The Frontal Cortex

Archives for October, 2007

Proust Was A Neuroscientist

So my book, Proust Was A Neuroscientist, is now shipping from Amazon and Barnes and Noble. It might even be in your local bookstore. I’ll do my best not to turn this blog into an orgy of self-promotion, but feel free to check out some of the early blurbs (from Oliver Sacks, Joe Ledoux, Antonio…

Teaching the Tongue to See

It’s an audacious idea, and I didn’t believe it was possible until I saw the video. But it really is possible to teach blind people to see using their tongue. By connecting a camera to an array of electrodes that stimulate the sensitive nerves inside the mouth – a pixel of light is translated into…

Age and Happiness

The correlation is pretty clear: the older we get, the happier we become. Only in the last decade have researchers begun to measure happiness across the life span and, in doing so, try to understand why older people tend to be so content. The explanation doesn’t appear to be biological — some chemical in the…

Grammar and Cursing

Here’s Vaughan on a neat grammatical shortcut: Whilst drinking with a psycholinguist (say that after a few pints) I was taught a useful way of quickly working out the stressed syllable in any English word – something which is apparently called the ‘fuck test’. Simply insert the word ‘fucking’ into the word, as if you…

Sparrows and Schoenberg

Alex Ross brings my attention to a recent letter in Science: “…Watanabe and Sato [Behav. Processes 47, 1 (1999)] have shown that Java sparrows can discriminate between Bach’s French Suite no. 5 in G minor and Arnold Schoenberg’s Suite for Piano opus 25. The birds were also able to generalize new music by Bach (Orchestral…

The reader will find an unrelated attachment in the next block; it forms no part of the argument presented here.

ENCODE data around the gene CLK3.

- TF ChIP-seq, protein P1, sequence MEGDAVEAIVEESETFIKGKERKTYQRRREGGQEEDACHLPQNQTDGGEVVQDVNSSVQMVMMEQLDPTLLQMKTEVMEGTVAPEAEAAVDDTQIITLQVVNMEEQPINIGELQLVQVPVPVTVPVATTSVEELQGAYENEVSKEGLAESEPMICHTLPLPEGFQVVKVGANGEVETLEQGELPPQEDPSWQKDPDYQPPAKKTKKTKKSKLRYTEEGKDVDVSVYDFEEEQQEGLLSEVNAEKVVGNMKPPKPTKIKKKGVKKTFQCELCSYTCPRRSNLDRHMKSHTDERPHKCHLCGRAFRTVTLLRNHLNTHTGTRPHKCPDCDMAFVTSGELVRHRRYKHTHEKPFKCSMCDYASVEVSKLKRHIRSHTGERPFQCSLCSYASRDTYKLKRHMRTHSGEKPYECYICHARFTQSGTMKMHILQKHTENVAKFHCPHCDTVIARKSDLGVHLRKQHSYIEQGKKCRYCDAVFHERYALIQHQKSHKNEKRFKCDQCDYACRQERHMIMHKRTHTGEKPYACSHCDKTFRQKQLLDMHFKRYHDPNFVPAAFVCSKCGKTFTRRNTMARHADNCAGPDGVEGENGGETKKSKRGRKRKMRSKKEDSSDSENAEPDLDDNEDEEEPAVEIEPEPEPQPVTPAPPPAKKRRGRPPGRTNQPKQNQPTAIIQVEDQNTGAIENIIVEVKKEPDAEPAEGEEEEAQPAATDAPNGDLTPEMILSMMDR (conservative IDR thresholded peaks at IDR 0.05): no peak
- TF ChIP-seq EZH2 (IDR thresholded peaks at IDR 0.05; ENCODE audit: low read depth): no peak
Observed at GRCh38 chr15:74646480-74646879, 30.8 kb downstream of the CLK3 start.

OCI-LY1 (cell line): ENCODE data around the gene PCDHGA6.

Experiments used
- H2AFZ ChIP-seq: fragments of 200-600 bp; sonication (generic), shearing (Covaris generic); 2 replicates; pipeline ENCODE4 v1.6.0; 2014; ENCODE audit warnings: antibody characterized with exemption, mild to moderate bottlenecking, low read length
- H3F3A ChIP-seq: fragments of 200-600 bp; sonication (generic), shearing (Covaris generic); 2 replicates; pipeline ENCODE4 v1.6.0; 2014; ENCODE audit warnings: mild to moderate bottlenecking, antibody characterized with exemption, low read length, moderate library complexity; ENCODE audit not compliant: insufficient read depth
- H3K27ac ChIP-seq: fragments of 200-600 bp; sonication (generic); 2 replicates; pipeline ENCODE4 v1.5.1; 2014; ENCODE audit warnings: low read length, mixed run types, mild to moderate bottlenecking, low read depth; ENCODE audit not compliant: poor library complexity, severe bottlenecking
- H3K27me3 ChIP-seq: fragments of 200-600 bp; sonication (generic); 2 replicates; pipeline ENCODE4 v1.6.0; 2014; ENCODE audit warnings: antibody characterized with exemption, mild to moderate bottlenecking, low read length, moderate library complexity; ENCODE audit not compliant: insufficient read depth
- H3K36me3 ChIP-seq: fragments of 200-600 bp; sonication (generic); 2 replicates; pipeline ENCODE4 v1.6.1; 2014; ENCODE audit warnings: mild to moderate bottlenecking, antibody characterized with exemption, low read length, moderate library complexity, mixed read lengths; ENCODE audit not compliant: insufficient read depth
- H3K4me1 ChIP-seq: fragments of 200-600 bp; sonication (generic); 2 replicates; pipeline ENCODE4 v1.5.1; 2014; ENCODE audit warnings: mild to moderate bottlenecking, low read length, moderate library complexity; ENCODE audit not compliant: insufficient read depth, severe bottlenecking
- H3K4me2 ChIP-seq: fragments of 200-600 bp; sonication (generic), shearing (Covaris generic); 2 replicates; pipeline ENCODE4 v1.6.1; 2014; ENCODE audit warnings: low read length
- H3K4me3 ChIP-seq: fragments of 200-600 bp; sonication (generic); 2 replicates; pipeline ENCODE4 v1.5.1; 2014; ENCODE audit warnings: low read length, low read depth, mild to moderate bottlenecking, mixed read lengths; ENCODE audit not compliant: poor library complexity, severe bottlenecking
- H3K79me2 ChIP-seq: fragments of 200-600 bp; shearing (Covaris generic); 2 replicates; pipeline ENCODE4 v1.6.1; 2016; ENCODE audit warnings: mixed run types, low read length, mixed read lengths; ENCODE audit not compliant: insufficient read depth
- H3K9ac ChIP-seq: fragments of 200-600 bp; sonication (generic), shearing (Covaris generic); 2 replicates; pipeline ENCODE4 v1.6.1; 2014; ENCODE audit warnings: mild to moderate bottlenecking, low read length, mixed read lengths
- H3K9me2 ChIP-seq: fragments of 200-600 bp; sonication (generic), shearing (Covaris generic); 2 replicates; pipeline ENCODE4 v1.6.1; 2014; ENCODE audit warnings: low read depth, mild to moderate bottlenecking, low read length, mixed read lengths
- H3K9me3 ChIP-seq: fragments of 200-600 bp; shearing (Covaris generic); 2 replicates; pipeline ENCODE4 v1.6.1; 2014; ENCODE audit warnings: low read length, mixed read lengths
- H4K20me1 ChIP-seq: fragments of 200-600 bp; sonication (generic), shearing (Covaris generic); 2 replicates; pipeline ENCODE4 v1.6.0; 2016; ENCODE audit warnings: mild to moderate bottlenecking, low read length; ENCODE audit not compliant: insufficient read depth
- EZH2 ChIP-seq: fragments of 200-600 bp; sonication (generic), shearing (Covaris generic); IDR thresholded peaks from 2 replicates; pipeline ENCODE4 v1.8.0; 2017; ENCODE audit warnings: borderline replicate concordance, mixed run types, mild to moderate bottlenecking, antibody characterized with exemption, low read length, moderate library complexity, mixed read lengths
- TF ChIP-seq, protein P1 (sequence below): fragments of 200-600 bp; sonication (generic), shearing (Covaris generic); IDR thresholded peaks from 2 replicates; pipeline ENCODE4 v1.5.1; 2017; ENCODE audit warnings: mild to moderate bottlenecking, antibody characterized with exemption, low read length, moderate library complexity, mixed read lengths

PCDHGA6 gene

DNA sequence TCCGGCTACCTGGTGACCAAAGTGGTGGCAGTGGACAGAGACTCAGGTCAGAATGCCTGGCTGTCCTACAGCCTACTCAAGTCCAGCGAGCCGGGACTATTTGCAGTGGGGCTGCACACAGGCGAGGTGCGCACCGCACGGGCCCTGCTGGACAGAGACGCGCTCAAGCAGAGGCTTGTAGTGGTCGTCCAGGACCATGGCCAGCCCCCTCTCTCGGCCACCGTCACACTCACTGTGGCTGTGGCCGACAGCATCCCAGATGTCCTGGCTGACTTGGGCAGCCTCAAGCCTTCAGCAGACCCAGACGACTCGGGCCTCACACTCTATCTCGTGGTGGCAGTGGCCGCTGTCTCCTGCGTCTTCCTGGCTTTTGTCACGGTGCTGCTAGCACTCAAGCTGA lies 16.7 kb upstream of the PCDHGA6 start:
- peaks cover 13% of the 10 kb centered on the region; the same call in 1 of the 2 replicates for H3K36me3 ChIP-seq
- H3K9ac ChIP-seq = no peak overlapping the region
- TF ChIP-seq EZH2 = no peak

Chimps Are More Rational

Or at least they play the ultimatum game more rationally than humans: German researchers have demonstrated chimpanzees make choices that protect their self-interest more consistently than do humans. Researchers from the Max Planck Institute of Evolutionary Anthropology in Leipzig studied the chimp’s choices by using an economic game with two players. In the game, a…

Comatose?

In the latest New Yorker, the always fascinating and fair Jerome Groopman* has an article on the recent Science paper documenting neural activity in vegetative patients: For four months, Kate Bainbridge had not spoken or responded to her family or her doctors, although her eyes were often open and roving. (A person in a coma…

Factoid of the Day

This year, California will spend three times as much operating its prisons than running the UC system.

Anthropology and the Military

This seems like a really good thing: In this isolated Taliban stronghold in eastern Afghanistan, American paratroopers are fielding what they consider a crucial new weapon in counterinsurgency operations here: a soft-spoken civilian anthropologist named Tracy. Tracy, who asked that her surname not be used for security reasons, is a member of the first Human…

Pregnancy and Plastic Surgery

I think the NY Times Style section should invest in a resident evolutionary psychologist. Its pages are often filled with the most blatant examples of human nature and sexual selection. The scientist could also help me understand stories like this: Dr. David Stoker, a plastic surgeon in Marina Del Rey, Calif., has a surgical cure…